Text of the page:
In first, IDF confirms Houthi cruise missile hit open area near Eilat on Monday

Iran-backed group also claims to target a Marshall-Islands flagged fuel tanker headed for Saudi Arabia as it passed through the Red Sea shipping route

The Eilat port seen on January 3, 2024. (Yehuda Ben Itach/Flash90)
The Eilat port seen on January 3, 2024. (Yehuda Ben Itach/Flash90)

The Israel Defense Forces confirmed on Tuesday evening that a “suspicious aerial target” that struck an open area near Eilat early Monday morning was a cruise missile.

Yemen’s Houthis claimed responsibility for the missile, which crossed into Israeli airspace from the direction of the Red Sea.

No damage or injuries were caused, and according to the IDF, the missile was tracked by the Air Force throughout the incident.

It marks the first time a Houthi projectile hit Israeli territory. In previous attacks, missiles and drones launched from Yemen struck neighboring countries or were intercepted by air defenses.

The IDF said it is further investigating the incident.

Yemen’s Houthis also targeted a fuel tanker in the Red Sea with naval missiles, the group’s military spokesman Yahya Saree said in a prerecorded statement on Tuesday.

MADO is a Marshall Islands-flagged liquefied petroleum gas tanker heading to Singapore from Saudi Arabia, maritime shipping trackers showed.

The vessel was twice targeted by Houthi fire on March 15 and March 17. Both attacks missed the vessel, causing neither damage nor injuries.

Houthi military spokesman Brigadier Yahya Saree delivers a statement during a rally in Sanaa in solidarity with Palestinians on March 15, 2024, amid the ongoing war in the Gaza Strip between Israel and the Hamas terror group. (Mohammed Huwais/AFP)

Although the Houthi rebels described the tanker as American, Equasis’s shipping database indicates that it is owned by Naftomar Shipping & Trading Co Ltd of Greece. Naftomar did not immediately respond to a request for comment.

Yemen’s Houthi rebels began attacking ships in the Gulf of Aden and the Red Sea last November, a campaign they say is intended to signal solidarity with Palestinians in Gaza amid the war between Israel and Hamas, which began with the terror group’s devastating October 7 assault on southern Israel.

The Houthi attacks have disrupted global shipping, forcing firms to reroute to longer and more expensive journeys around southern Africa. The cost of insuring a seven-day voyage through the Red Sea has risen by hundreds of thousands of dollars. Beyond economic damage, the attacks have also served to stoke fears that the Israel-Hamas war could spread to destabilize the wider Middle East.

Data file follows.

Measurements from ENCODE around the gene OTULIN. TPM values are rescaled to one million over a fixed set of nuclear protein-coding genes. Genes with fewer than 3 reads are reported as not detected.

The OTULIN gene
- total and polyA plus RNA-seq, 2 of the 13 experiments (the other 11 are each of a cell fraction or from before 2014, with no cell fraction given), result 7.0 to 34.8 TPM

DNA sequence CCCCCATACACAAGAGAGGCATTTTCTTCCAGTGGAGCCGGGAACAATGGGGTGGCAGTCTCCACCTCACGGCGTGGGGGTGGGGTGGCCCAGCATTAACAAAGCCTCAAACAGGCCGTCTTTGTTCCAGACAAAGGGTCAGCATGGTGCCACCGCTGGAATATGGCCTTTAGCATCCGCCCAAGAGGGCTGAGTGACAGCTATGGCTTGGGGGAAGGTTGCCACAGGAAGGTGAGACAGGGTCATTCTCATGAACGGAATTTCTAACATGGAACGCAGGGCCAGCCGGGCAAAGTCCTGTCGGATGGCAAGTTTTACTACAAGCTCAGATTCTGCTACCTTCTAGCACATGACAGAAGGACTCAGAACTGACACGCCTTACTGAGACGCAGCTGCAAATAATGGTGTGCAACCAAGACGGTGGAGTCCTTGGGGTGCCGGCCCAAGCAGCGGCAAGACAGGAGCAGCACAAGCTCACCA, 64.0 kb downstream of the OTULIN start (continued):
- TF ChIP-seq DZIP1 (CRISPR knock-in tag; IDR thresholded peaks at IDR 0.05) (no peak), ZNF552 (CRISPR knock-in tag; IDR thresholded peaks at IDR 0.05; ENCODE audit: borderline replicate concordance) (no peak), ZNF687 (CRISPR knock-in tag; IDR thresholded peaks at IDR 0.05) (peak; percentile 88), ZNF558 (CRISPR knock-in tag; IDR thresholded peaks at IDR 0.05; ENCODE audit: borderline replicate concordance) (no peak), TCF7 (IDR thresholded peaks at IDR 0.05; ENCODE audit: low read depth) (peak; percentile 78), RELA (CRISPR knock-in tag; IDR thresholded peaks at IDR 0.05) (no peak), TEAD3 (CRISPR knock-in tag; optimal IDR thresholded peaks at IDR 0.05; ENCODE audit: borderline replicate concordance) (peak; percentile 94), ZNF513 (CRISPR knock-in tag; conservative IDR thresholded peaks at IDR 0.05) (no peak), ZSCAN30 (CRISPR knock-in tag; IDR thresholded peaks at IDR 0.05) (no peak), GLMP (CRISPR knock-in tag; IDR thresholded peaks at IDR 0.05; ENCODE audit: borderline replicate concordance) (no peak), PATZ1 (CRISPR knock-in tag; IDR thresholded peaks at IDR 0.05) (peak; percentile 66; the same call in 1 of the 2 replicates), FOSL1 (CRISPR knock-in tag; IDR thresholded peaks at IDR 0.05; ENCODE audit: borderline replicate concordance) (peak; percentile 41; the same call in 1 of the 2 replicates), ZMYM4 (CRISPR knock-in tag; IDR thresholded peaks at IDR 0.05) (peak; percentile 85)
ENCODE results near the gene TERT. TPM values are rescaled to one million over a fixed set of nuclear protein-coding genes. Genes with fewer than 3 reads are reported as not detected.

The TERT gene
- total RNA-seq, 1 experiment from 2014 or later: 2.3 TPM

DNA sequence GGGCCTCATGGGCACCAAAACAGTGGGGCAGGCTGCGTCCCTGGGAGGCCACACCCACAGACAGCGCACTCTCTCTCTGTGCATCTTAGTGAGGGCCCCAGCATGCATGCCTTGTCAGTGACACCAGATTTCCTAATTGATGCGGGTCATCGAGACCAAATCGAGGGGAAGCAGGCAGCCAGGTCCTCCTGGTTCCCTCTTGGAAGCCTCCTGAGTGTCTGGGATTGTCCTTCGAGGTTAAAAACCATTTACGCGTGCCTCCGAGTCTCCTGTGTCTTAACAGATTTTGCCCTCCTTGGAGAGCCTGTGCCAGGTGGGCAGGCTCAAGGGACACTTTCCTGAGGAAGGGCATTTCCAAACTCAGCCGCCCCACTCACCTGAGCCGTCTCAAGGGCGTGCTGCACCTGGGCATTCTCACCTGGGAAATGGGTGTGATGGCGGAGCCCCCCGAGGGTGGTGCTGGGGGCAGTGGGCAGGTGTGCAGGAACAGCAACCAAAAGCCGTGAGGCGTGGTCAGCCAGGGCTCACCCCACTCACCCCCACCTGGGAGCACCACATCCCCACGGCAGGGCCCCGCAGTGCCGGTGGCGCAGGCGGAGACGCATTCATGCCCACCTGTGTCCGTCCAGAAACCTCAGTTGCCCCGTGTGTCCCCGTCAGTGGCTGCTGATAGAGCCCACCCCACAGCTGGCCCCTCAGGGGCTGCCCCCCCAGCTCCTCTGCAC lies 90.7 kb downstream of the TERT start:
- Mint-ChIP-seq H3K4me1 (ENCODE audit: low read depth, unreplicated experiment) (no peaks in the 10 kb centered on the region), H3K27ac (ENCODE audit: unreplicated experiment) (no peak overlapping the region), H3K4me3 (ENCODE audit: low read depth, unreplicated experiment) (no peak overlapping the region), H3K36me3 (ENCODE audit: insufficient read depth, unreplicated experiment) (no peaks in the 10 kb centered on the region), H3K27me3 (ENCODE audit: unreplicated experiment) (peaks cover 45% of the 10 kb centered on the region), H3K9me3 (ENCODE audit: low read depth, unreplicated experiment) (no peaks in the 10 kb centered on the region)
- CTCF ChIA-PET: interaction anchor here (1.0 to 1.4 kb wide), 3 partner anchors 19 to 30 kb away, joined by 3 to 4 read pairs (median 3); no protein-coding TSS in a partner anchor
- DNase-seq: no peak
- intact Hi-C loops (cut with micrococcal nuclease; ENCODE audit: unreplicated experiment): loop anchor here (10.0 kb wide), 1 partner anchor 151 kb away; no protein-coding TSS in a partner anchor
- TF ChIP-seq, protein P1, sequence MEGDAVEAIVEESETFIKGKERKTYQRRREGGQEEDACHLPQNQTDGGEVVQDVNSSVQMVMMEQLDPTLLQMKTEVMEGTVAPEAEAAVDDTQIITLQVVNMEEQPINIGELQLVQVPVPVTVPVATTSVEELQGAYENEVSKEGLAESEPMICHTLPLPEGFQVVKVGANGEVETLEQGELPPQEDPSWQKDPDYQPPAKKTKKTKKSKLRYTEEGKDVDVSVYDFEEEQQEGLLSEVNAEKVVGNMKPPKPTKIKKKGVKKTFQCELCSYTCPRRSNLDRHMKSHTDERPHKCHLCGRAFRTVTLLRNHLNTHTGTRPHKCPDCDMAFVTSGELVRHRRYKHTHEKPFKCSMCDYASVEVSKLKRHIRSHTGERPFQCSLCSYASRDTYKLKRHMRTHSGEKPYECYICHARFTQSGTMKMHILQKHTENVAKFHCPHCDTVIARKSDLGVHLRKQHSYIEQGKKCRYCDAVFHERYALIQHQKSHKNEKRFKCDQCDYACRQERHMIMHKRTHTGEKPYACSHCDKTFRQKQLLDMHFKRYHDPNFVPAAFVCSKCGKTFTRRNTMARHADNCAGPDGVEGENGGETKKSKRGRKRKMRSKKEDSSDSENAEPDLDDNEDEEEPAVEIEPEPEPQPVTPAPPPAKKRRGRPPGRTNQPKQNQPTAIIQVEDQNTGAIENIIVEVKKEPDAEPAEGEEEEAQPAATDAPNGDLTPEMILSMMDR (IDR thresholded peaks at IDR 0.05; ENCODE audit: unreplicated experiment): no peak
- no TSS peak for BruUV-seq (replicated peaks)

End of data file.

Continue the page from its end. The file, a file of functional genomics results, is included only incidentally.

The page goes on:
While the group has claimed it only targets vessels owned by or connected to Israel, it has frequently targeted vessels with tenuous or no clear links to the country, imperiling shipping in a key route for trade among Asia, the Middle East and Europe. Those vessels have included at least one with cargo for Iran, the Houthis’ main benefactor.

The US and UK began striking Houthi targets in Yemen in January, but despite this, the rebel group remains undeterred and capable of launching significant attacks.

On Monday night, the US military said it destroyed seven missiles and three drones Monday in areas of Yemen controlled by Houthi rebels that presented threats to merchant ships and US Navy vessels.

United States Central Command forces operated “in self defense” when they engaged and destroyed the anti-ship missiles and unmanned aerial vehicles, as well as three weapons storage containers in Houthi-controlled areas, CENTCOM said in a statement posted on X, formerly Twitter.

“It was determined these weapons presented an imminent threat to merchant vessels and US Navy ships in the region. These actions are taken to protect freedom of navigation and make international waters safer and more secure for US Navy and merchant vessels,” CENTCOM said.

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